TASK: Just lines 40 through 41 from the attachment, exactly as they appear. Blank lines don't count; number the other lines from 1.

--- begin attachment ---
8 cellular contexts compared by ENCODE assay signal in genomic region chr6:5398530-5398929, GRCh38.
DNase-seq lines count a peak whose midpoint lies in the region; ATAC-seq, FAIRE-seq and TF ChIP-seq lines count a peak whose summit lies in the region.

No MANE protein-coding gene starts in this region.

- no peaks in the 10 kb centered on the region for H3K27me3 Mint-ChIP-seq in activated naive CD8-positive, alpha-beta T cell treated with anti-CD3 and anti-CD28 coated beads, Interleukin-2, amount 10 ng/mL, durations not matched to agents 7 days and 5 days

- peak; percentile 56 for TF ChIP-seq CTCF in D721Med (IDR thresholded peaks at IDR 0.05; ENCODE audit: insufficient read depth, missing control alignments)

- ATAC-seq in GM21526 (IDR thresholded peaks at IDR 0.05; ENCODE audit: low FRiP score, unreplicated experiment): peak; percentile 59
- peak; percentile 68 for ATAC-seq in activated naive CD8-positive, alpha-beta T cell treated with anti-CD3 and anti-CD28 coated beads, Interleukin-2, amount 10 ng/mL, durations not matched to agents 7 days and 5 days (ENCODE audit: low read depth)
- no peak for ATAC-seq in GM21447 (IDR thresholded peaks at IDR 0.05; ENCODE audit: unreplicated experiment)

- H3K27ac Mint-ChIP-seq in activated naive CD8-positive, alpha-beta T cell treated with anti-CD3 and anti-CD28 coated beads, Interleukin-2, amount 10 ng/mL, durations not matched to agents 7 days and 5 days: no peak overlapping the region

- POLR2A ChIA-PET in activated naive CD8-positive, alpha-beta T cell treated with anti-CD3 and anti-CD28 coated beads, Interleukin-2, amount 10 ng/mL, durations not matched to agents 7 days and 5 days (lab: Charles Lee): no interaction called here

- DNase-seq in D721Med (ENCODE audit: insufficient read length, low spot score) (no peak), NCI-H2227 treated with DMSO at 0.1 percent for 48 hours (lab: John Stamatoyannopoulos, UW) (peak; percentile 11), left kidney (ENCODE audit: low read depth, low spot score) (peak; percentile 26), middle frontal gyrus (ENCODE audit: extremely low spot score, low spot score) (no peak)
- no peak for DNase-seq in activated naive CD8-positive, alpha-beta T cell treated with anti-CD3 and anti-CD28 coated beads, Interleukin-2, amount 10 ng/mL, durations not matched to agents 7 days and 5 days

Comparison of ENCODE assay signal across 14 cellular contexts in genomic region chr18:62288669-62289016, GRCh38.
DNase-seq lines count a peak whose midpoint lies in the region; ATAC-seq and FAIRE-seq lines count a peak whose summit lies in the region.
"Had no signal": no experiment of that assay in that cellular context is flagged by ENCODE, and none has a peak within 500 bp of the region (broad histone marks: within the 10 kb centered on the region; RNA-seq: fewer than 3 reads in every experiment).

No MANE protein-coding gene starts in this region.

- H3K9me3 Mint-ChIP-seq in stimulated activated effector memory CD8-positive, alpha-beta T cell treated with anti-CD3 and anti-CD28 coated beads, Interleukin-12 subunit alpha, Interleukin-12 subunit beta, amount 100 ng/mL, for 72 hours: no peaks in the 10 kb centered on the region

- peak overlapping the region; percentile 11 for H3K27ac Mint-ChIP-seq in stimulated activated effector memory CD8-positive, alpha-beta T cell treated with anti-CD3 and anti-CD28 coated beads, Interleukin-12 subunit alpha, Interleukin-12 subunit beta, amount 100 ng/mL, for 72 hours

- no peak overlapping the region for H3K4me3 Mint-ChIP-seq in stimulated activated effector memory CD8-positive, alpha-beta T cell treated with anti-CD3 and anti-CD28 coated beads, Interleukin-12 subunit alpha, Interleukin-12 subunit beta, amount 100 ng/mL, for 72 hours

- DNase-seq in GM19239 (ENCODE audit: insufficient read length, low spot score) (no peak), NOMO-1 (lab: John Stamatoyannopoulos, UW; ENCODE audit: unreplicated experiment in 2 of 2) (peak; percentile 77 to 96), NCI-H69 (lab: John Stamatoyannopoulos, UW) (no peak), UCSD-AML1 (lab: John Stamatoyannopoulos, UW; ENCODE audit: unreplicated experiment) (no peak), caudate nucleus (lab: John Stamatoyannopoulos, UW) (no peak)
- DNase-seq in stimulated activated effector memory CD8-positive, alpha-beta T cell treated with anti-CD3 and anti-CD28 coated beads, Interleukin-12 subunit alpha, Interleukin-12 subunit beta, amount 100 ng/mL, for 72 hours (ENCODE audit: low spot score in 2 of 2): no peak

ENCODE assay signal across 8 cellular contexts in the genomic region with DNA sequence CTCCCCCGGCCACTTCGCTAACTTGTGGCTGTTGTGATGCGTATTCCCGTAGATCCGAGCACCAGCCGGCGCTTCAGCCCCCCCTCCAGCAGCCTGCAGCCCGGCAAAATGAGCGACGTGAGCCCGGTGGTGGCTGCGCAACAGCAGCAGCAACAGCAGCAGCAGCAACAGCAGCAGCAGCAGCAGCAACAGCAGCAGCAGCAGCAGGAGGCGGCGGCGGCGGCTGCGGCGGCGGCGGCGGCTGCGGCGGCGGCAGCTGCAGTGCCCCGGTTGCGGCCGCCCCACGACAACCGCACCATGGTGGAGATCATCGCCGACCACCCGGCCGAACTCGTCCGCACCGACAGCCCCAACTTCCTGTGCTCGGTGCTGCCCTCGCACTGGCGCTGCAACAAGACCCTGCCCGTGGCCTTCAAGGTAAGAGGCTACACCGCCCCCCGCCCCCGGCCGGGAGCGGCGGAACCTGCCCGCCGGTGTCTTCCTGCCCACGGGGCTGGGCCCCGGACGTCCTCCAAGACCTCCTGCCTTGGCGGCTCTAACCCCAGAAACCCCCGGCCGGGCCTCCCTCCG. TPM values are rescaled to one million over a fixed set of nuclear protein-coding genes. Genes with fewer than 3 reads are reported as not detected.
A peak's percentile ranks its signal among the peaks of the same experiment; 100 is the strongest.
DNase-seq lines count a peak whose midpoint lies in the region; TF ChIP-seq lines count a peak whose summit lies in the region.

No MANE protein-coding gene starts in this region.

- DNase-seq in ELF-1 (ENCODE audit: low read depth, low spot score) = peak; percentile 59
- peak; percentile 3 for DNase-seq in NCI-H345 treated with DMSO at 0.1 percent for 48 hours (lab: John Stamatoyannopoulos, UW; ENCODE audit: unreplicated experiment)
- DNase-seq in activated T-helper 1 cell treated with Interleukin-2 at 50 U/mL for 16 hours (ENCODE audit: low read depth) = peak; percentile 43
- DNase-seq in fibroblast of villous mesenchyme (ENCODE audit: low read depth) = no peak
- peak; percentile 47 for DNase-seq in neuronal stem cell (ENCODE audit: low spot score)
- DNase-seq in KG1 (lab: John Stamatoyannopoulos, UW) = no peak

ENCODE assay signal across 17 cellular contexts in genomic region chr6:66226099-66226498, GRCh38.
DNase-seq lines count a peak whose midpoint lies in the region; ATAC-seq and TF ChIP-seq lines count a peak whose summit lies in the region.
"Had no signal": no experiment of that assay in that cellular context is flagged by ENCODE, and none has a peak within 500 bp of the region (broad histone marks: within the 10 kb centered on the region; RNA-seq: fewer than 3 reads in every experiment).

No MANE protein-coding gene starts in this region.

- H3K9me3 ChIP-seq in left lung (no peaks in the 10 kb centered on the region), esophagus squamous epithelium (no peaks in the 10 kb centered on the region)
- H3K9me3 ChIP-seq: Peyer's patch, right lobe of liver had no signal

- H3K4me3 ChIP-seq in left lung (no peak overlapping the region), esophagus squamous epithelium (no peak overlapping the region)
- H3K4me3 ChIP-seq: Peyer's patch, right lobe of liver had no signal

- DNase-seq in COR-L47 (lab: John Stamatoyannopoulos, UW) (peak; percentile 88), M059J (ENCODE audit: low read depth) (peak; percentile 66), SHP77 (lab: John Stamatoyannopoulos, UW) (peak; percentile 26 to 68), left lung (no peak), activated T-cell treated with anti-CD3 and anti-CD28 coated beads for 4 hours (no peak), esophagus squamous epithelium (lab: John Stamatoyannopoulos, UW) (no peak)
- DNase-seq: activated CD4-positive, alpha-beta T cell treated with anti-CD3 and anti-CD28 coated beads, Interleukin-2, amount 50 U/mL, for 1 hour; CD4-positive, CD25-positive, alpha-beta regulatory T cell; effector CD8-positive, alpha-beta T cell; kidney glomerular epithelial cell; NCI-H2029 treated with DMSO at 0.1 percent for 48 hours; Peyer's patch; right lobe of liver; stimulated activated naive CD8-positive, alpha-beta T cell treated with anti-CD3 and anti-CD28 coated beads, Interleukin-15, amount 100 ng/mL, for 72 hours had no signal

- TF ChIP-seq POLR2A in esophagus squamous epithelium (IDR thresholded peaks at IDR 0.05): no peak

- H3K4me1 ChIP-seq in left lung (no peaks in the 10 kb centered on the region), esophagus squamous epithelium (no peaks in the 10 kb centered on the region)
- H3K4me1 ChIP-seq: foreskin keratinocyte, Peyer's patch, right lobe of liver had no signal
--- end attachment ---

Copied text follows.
- DNase-seq in COR-L47 (lab: John Stamatoyannopoulos, UW) (peak; percentile 88), M059J (ENCODE audit: low read depth) (peak; percentile 66), SHP77 (lab: John Stamatoyannopoulos, UW) (peak; percentile 26 to 68), left lung (no peak), activated T-cell treated with anti-CD3 and anti-CD28 coated beads for 4 hours (no peak), esophagus squamous epithelium (lab: John Stamatoyannopoulos, UW) (no peak)
- DNase-seq: activated CD4-positive, alpha-beta T cell treated with anti-CD3 and anti-CD28 coated beads, Interleukin-2, amount 50 U/mL, for 1 hour; CD4-positive, CD25-positive, alpha-beta regulatory T cell; effector CD8-positive, alpha-beta T cell; kidney glomerular epithelial cell; NCI-H2029 treated with DMSO at 0.1 percent for 48 hours; Peyer's patch; right lobe of liver; stimulated activated naive CD8-positive, alpha-beta T cell treated with anti-CD3 and anti-CD28 coated beads, Interleukin-15, amount 100 ng/mL, for 72 hours had no signal